One of 2017’s Student Showcase winners, Kaylin Jones is skilled at writing, public speaking, and she has a third often elusive ability –for those talented in reading and writing– to understand mathematics. When Jones started her freshman year at UAA she planned to graduate with a B.A. in journalism.
“When I first applied here I did not think I was going to do anything [math related]. I actually wanted to do journalism, but then I took calculus one and about halfway through it I realized that I loved it,” Jones said. “I found what I was interested in and it was math.”
Since that calculus one class, Jones has switched her degree to a double major in mathematics and civil engineering, and she plans to graduate in four and a half years. Jones wants to become an environmental engineer, and after she graduates from UAA she will pursue a masters degree in environmental engineering.
“I think our environment has a lot of issues facing it right now, and I want to be one of the people who can help that,” Jones said. “I think that we need good, smart people in that discipline right now, and I want to be one of those people. I feel like it is a good way to make a difference; even if it is just on the local level, small environmental projects are always important.”
Jones loves math but she wanted to find a way to apply math outside of an academic setting, so she became an engineering major too. For the past two years Jones has worked as a research assistant with civil engineering professor, Osama Abaza, and their work focuses on reducing crashes around Anchorage and Alaska by researching anything from depressed medians to red light running.
As a female engineering and mathematics student, Jones said she is often the minority in her classes.
“I think, because there is a lot of men in the classes versus women, student wise it’s kind of an interesting experience because you kind of get this feeling when you first go into a class that many people don’t expect you to be overly great,” Jones said.
Jones has been on the Dean’s list or Chancellor’s list every semester she has attended UAA while taking heavy course loads of mathematics and engineering. Mathematics Professor, Kamal Narang, said Jones is able to succeed in her courses, not just because she is a talented student, but because she is confident in her abilities.
“To me what stands out the most for her is the level of confidence she has,” Kamal Narang said. “She’s very aware of what she can do. She knows she can do it.”
Jones said part of what encouraged her to double major was her oldest sister, who has degrees in both mathematics and civil engineering.
“I think another big issue is that growing up women feel like they’re not as good at math,” Jones said. “If you want to study it, study it anyway, because I can guarantee you’re going to be just as good as anyone else. No one in math or engineering, none of us are like geniuses where everything is easy, we have to try hard too. Just do it.”
In her free time Jones has participated in the Cabin Fever Debates, where she was a finalist, she has written letters to the editor surrounding the issue of health care, she is a member of the American Society of Engineers and she enjoys rock climbing.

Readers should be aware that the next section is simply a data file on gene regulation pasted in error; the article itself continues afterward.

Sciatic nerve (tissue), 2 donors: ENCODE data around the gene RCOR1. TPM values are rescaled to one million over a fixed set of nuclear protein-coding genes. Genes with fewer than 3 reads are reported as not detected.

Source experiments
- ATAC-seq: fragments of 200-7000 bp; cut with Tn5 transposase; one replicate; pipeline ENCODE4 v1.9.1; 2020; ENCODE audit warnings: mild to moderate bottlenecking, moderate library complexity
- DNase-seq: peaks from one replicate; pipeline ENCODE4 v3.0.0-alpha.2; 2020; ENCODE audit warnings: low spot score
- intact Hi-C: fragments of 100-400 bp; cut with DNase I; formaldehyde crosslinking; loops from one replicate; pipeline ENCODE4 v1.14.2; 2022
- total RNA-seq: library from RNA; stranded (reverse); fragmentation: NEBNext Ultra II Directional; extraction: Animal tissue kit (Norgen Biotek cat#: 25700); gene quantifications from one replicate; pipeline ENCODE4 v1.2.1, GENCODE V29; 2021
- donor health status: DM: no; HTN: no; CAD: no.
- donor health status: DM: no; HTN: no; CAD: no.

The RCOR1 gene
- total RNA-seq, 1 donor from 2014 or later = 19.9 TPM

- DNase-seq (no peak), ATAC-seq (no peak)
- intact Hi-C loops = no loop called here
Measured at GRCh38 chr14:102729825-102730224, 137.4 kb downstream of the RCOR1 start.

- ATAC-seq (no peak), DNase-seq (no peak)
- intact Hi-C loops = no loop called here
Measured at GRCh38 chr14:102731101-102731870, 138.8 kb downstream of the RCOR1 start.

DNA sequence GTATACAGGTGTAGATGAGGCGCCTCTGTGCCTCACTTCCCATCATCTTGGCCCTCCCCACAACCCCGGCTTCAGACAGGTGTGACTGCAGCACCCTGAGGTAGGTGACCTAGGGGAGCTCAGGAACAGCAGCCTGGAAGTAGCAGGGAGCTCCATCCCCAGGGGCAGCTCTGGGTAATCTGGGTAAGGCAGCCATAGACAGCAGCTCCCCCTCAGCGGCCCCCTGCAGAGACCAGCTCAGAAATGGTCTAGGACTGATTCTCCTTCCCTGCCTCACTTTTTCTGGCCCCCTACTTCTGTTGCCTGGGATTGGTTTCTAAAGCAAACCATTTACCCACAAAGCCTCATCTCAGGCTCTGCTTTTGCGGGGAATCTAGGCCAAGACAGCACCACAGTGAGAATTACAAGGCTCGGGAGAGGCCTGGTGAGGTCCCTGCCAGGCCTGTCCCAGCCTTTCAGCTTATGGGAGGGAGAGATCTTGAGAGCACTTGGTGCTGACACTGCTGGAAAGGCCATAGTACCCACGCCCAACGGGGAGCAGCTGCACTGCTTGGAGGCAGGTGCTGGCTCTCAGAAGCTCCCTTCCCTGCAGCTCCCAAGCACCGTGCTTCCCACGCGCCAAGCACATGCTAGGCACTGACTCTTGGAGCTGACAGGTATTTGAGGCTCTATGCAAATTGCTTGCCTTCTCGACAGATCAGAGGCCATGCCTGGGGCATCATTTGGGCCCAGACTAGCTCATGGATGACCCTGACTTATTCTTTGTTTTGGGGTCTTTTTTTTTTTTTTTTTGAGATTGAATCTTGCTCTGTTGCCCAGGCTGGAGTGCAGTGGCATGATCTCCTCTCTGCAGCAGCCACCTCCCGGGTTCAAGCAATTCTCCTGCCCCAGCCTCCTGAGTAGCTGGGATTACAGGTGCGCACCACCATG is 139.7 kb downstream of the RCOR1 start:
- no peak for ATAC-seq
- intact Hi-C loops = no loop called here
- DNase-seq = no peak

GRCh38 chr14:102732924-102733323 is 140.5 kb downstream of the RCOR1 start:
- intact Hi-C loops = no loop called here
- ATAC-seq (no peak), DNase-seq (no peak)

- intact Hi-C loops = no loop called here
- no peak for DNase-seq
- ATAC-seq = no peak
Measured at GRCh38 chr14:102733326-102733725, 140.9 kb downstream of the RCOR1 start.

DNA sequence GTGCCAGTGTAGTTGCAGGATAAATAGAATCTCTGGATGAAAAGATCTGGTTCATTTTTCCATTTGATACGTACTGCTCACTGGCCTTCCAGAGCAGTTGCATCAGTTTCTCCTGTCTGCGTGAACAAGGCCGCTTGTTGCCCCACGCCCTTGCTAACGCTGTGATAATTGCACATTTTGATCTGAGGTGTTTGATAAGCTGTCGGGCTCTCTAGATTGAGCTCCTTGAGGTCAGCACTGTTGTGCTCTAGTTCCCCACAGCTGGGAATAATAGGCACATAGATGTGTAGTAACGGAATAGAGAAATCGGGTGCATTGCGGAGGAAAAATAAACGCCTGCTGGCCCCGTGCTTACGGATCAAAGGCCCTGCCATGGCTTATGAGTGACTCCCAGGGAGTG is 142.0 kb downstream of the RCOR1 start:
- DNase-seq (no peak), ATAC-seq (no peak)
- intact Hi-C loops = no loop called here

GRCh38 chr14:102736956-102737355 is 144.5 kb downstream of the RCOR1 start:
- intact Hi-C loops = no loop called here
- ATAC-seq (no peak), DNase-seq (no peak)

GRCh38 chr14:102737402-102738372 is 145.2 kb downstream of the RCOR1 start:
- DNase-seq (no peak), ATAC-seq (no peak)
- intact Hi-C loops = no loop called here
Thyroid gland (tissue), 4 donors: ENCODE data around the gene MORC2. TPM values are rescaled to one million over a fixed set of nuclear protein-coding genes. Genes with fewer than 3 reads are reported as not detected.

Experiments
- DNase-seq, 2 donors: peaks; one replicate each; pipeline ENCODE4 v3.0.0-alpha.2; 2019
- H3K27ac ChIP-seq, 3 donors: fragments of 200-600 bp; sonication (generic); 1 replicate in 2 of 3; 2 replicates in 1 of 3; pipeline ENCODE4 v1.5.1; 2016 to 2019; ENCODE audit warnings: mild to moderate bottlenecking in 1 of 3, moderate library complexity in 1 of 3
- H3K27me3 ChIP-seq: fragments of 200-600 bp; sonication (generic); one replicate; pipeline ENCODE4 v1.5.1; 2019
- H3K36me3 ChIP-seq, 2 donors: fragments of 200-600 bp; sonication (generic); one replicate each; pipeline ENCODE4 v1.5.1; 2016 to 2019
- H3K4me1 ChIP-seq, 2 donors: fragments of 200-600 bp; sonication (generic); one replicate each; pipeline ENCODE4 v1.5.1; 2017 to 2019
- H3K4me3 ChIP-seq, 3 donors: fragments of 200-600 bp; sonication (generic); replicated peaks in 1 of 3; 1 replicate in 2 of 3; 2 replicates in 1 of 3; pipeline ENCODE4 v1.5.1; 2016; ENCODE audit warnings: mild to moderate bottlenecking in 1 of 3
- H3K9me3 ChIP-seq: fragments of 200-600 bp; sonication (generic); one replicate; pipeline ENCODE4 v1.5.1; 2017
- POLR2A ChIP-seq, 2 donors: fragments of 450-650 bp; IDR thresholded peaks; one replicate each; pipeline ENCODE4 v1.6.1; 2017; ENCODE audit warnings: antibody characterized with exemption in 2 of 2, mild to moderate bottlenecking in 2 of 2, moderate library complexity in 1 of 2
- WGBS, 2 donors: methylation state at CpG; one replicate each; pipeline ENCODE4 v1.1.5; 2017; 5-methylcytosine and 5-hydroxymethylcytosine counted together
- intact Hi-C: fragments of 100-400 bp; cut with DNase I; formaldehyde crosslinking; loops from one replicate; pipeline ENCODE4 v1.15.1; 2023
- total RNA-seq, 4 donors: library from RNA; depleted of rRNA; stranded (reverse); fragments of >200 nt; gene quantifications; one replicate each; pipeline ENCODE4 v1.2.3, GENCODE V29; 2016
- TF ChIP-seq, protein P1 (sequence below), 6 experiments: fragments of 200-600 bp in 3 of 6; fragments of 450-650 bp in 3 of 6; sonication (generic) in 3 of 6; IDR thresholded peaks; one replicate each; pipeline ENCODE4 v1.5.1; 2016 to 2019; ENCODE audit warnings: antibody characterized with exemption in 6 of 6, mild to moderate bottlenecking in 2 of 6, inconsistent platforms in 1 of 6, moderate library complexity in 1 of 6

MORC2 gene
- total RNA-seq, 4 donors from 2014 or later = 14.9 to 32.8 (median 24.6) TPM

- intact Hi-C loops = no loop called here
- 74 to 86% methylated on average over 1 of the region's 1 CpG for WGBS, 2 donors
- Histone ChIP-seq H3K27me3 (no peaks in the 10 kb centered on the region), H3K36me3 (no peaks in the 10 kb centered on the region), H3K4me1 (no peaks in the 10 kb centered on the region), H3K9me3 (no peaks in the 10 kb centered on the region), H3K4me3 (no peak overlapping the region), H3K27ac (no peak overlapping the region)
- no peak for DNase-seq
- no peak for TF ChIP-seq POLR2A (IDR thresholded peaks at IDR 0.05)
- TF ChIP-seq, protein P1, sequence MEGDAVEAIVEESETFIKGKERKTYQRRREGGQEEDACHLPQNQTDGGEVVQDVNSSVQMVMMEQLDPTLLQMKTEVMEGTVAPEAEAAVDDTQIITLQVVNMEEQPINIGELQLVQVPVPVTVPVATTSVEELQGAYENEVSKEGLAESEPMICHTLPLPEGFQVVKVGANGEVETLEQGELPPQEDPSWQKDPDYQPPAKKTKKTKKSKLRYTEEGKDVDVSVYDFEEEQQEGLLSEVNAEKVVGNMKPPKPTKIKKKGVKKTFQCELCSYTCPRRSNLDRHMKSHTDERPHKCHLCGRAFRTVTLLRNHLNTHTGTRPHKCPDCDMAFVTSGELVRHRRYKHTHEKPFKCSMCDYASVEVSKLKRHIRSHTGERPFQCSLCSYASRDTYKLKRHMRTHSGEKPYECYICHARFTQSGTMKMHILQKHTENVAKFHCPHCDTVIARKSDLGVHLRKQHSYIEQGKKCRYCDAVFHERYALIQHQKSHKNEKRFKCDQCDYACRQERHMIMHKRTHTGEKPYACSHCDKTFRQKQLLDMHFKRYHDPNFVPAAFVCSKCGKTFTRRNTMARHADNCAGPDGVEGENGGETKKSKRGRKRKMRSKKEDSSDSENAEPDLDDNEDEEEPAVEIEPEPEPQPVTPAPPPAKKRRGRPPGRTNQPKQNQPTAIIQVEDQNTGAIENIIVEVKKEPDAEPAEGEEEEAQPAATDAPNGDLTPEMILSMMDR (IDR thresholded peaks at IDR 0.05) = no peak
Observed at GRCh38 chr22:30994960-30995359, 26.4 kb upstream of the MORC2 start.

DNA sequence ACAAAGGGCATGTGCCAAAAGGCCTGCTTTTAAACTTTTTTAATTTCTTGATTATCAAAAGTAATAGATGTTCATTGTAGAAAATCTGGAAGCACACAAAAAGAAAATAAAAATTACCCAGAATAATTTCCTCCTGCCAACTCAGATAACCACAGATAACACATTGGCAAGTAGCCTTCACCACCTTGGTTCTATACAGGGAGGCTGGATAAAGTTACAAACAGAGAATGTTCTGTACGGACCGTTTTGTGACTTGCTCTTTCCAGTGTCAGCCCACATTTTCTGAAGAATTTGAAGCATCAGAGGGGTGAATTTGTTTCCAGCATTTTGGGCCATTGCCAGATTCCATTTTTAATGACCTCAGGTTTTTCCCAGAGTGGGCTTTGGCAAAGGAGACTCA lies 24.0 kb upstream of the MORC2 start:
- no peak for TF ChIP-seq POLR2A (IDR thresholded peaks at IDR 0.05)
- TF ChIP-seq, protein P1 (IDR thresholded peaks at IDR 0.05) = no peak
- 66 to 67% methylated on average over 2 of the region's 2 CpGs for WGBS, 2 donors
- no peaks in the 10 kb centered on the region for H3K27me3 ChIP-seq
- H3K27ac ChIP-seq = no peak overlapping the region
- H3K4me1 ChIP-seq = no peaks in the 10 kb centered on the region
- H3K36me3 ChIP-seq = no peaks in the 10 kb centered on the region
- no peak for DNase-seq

Kamal Narang encouraged Jones to submit a paper she wrote in his course, Historical Mathematics, to Student Showcase. Kamal Narang said he was impressed both by the content of the paper and the delivery. As one of Jones’ mentors, Kamal Narang has expressed how remarkable it is that she maintains good grades while taking 22 plus credits a semester.
“When [Jones] came for the [Student] Showcase her mother came… Her mother was mentioning in [Jones’] free time she likes to do so and so, and I said, ‘Kaylin has free time! Where does that come from?!’ And her mother said, ‘I don’t know either, where does that come from?’”
Debbie Narang, is also one of Jones’ mathematics professors, and she describes Jones as “just kind of a dynamo.” In the summer semester of 2015 Jones made the Chancellor’s list for all A’s after taking 15 credits of engineering, mathematics and technical writing courses.
“Back in 2015 I wrote this letter recommending her for our department tuition waiver, which is basically we chose on the basis for successes,” Debbie Narang said. “Usually a student at this level, I wouldn’t know them that well and they haven’t proven themselves. I would pick someone more senior, but she was obviously such a fine student that I had to recommend her.”
Debbie Narang said Jones has a rare confidence and fire, as well as a great work ethic. Kamal Narang said to be a good student like Jones one should “do homework” and be confident in your abilities. Jones advises other potential female engineering and mathematics students to pursue those degrees if that’s their passion, regardless of the initial atmosphere.
“Sometimes in classes the atmosphere can make you feel a little uncomfortable when you are in a room of mainly men, and that’s not really anyone’s fault it’s just you kind of get singled out in a way if you are the only woman in the room,” Jones said. “No one does it on purpose if just kind of happens, I think if–it’s hard– but if you can just ignore that feeling and keep trying succeed anyway, and you know you are good at these things then just do them.”